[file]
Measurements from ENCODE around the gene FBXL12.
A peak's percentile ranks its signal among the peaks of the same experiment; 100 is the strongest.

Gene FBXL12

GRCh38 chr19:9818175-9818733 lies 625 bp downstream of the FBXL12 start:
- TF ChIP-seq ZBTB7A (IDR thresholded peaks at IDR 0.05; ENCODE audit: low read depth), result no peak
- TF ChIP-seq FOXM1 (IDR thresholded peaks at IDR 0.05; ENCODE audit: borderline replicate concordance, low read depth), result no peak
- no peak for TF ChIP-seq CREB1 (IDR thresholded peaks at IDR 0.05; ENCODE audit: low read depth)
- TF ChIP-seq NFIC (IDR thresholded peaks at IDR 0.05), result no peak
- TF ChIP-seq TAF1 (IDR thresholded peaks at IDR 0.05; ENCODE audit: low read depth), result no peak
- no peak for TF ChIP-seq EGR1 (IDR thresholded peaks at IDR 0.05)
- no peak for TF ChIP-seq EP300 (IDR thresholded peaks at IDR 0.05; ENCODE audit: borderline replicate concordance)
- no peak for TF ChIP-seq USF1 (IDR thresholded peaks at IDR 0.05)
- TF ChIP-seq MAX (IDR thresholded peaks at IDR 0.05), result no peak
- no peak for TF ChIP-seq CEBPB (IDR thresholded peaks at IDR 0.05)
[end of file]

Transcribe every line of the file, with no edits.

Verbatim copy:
Measurements from ENCODE around the gene FBXL12.
A peak's percentile ranks its signal among the peaks of the same experiment; 100 is the strongest.

Gene FBXL12

GRCh38 chr19:9818175-9818733 lies 625 bp downstream of the FBXL12 start:
- TF ChIP-seq ZBTB7A (IDR thresholded peaks at IDR 0.05; ENCODE audit: low read depth), result no peak
- TF ChIP-seq FOXM1 (IDR thresholded peaks at IDR 0.05; ENCODE audit: borderline replicate concordance, low read depth), result no peak
- no peak for TF ChIP-seq CREB1 (IDR thresholded peaks at IDR 0.05; ENCODE audit: low read depth)
- TF ChIP-seq NFIC (IDR thresholded peaks at IDR 0.05), result no peak
- TF ChIP-seq TAF1 (IDR thresholded peaks at IDR 0.05; ENCODE audit: low read depth), result no peak
- no peak for TF ChIP-seq EGR1 (IDR thresholded peaks at IDR 0.05)
- no peak for TF ChIP-seq EP300 (IDR thresholded peaks at IDR 0.05; ENCODE audit: borderline replicate concordance)
- no peak for TF ChIP-seq USF1 (IDR thresholded peaks at IDR 0.05)
- TF ChIP-seq MAX (IDR thresholded peaks at IDR 0.05), result no peak
- no peak for TF ChIP-seq CEBPB (IDR thresholded peaks at IDR 0.05)